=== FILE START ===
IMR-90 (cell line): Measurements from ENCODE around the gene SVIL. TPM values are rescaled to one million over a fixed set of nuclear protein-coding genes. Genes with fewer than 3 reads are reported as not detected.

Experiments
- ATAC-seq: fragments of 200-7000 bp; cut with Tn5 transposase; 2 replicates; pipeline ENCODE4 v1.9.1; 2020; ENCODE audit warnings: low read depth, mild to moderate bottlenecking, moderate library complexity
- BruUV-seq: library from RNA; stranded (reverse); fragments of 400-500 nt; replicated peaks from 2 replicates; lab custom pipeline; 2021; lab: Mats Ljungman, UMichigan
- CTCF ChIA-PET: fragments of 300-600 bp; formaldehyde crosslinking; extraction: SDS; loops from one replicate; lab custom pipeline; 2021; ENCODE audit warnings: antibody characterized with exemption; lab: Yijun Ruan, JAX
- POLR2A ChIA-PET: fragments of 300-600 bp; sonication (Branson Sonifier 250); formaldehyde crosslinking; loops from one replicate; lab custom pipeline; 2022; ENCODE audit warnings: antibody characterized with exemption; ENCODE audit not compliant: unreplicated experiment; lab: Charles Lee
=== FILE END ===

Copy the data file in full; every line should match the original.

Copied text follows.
IMR-90 (cell line): Measurements from ENCODE around the gene SVIL. TPM values are rescaled to one million over a fixed set of nuclear protein-coding genes. Genes with fewer than 3 reads are reported as not detected.

Experiments
- ATAC-seq: fragments of 200-7000 bp; cut with Tn5 transposase; 2 replicates; pipeline ENCODE4 v1.9.1; 2020; ENCODE audit warnings: low read depth, mild to moderate bottlenecking, moderate library complexity
- BruUV-seq: library from RNA; stranded (reverse); fragments of 400-500 nt; replicated peaks from 2 replicates; lab custom pipeline; 2021; lab: Mats Ljungman, UMichigan
- CTCF ChIA-PET: fragments of 300-600 bp; formaldehyde crosslinking; extraction: SDS; loops from one replicate; lab custom pipeline; 2021; ENCODE audit warnings: antibody characterized with exemption; lab: Yijun Ruan, JAX
- POLR2A ChIA-PET: fragments of 300-600 bp; sonication (Branson Sonifier 250); formaldehyde crosslinking; loops from one replicate; lab custom pipeline; 2022; ENCODE audit warnings: antibody characterized with exemption; ENCODE audit not compliant: unreplicated experiment; lab: Charles Lee